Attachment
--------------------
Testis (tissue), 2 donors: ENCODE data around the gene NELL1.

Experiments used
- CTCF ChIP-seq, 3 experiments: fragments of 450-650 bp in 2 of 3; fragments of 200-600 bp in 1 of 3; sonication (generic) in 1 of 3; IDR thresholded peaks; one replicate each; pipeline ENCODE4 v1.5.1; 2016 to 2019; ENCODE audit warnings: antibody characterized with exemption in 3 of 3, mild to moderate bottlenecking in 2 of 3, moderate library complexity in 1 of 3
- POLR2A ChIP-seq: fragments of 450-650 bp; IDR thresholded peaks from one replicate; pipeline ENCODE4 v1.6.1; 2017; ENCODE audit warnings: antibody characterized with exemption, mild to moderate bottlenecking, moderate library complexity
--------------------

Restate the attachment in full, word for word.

Testis (tissue), 2 donors: ENCODE data around the gene NELL1.

Experiments used
- CTCF ChIP-seq, 3 experiments: fragments of 450-650 bp in 2 of 3; fragments of 200-600 bp in 1 of 3; sonication (generic) in 1 of 3; IDR thresholded peaks; one replicate each; pipeline ENCODE4 v1.5.1; 2016 to 2019; ENCODE audit warnings: antibody characterized with exemption in 3 of 3, mild to moderate bottlenecking in 2 of 3, moderate library complexity in 1 of 3
- POLR2A ChIP-seq: fragments of 450-650 bp; IDR thresholded peaks from one replicate; pipeline ENCODE4 v1.6.1; 2017; ENCODE audit warnings: antibody characterized with exemption, mild to moderate bottlenecking, moderate library complexity